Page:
Monday, February 13, 2017

How to Make a Terrarium

Build a Tiny Plant World! is the title of a new SciShow Kids video. The video explains how plants stay alive inside of terrariums and what you need to create your own plant terrarium. The video does a good job of explaining what students will need to create a terrarium and the elements within the terrarium create an ecosystem. If you would like printable directions for building a terrarium, take a look at this National Geographic page or this Climate Kids page. Both pages were recommend by SciShow Kids.

How to Search for Creative Commons Images

screenshot of CC search site
Last week, through Larry Ferlazzo, I learned about a new Creative Commons image search engine. The search engine is a part of the Creative Commons website. One of the best aspects of the search engine is that the results generated include a quick way to copy the correct image attribution information that you need when you use an image. In the video embedded below I demonstrate how to use the new Creative Commons image search engine.



If you're not sure what Creative Commons is, watch the following short video from Common Craft.



Common Craft videos can be viewed for free online but to download them or embed them you do have to be a subscriber to their service. In the interest of full disclosure I will tell you that I have an in-kind relationship with Common Craft which means that I have received a subscription in exchange for advising Common Craft on some product offerings.

Valentine's Day Math, Science, and Philosophy Lessons

Tomorrow is Valentine's Day. Whether you buy into the "holiday" or not, your students probably do. Here are three short video lessons related to Valentine's Day.

The following video from It's Okay To Be Smart (produced by PBS Digital Studios) explains why humans kiss, the history of symbols associated with kissing, and some cultural views of kissing. When I saw this video I immediately thought of my friends who teach middle school and high school health classes.


The following fun video, also from It's Okay to Smart, attempts to use math to determine the odds of a 25 year old woman finding love in New York. (Remember, the video is just for fun).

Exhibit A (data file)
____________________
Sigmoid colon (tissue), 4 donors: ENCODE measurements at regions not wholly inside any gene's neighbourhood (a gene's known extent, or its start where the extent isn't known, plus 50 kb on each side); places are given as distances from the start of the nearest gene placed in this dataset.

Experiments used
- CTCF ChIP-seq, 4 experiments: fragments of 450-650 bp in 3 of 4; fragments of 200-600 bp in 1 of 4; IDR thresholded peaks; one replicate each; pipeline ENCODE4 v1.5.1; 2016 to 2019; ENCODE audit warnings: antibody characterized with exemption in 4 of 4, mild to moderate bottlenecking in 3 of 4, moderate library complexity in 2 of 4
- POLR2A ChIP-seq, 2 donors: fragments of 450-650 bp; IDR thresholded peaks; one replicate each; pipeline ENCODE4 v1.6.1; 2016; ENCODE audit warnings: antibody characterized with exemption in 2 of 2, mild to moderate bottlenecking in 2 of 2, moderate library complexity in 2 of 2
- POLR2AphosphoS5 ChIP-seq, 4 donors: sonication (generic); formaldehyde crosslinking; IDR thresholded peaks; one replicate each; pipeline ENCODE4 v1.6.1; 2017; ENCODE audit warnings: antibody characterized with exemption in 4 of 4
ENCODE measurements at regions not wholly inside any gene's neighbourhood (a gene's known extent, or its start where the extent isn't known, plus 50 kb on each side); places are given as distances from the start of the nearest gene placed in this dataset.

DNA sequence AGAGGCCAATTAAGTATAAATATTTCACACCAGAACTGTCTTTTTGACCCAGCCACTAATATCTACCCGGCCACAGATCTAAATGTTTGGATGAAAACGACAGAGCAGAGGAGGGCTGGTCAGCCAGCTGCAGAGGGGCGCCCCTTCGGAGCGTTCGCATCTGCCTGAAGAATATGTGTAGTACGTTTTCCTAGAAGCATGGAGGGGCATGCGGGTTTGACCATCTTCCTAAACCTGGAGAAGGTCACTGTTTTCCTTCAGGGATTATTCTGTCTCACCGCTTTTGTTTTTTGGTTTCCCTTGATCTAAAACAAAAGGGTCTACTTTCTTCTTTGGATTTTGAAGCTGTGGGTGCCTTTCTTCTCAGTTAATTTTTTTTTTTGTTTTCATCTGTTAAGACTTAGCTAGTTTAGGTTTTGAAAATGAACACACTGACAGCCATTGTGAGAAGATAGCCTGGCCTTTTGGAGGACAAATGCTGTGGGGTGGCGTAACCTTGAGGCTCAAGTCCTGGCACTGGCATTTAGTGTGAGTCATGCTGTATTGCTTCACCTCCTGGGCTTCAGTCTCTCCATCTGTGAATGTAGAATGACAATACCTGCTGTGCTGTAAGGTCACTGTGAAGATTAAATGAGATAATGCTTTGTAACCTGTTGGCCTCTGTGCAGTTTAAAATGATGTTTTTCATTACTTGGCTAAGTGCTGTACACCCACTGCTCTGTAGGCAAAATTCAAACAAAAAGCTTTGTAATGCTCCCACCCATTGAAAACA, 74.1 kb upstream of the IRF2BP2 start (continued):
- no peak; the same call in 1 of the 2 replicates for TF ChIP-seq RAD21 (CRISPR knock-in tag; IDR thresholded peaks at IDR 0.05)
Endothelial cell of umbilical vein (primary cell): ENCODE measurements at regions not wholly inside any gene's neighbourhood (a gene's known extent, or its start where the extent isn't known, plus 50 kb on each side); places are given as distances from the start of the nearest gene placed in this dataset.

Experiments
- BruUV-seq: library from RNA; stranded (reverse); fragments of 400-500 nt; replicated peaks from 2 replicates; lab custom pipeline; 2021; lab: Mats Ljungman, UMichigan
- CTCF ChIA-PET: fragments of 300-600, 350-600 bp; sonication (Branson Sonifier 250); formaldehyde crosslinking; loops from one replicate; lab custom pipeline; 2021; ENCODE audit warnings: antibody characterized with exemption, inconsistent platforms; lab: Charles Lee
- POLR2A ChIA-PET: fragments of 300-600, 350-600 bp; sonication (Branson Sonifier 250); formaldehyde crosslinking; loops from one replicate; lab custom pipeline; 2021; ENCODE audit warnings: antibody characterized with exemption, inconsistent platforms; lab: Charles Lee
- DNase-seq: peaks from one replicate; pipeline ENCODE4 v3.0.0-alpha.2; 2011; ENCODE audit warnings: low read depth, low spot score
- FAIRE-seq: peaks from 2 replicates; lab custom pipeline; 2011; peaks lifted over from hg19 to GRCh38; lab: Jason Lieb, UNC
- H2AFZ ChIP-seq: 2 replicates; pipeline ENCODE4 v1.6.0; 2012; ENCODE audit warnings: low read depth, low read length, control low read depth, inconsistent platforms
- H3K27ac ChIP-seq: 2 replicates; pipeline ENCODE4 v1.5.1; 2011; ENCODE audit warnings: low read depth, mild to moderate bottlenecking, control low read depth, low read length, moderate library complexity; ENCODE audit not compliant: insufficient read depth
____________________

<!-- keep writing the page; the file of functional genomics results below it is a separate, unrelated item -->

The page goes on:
Why Do We Love? is a TED-Ed lesson that explores some philosophies on why people love. The lesson won't provide you with any clear answers, but it will make you think. And isn't that what philosophers want you to do?

Sunday, February 12, 2017

View Animals and Their Ranges Through WWF Apps

The World Wildlife Fund (WWF) offers a neat app and corresponding website for learning about animals around the world. The WWF Together app (available for iPad and some Android devices) features interactive stories about endangered animals around the world. Each of the interactive stories includes beautiful images and videos, facts about the animals and their habitats, and the threats to each of the animals.

WWF Wildfinder is an interactive map through which you can see the distribution of more than 26,000 animals around the world. You can browse the map, search by region and ecosystem, or search for a specific animal. When you find an animal on the map you can open a tab of information about its habitat, whether or not its population is threatened, and view pictures of the animal.

Applications for Education
Students can explore the WWF Together app in a couple of ways. Students can choose an animal by selecting it from the menu that unfolds when the origami polar bear is tapped. Alternatively, students can find animals by spinning a globe in the app and tapping on the blue dots that represent the locations of animals. If students have location services enabled on their iPads they can quickly learn how far the animals are from where they are using their iPads.

WWF Wildfinder could be a great resource for students to explore to learn about the species native to various eco-regions of the world. I would have students attempt to make correlations between maps of the distribution of a threatened species to maps about pollution and or population density.

Practical Ed Tech Handbook - 2017 Edition

In 2015 and 2016 I published a 30 page PDF that I called the Practical Ed Tech Handbook. Those have been accessed more than 100,000 times. Today, I revised the Practical Ed Tech Handbook for 2017. Within the pages of the 30 page document you will find short reviews of my favorite tools for creating videos, the best tools communicating with parents including blogging and text messaging, and my favorite options for creating digital portfolios. The Practical Ed Tech Handbook also includes reviews of tools for recording and publishing audio files and tools for conducting formative assessments. Finally, the Practical Ed Tech Handbook includes resources for teaching digital citizenship and for helping students improve their web search skills.

The free Practical Ed Tech Handbook can be downloaded here or through the display embedded below.


The file is hosted on Box.com. If your school blocks Box.com you won't be able to see the embedded display.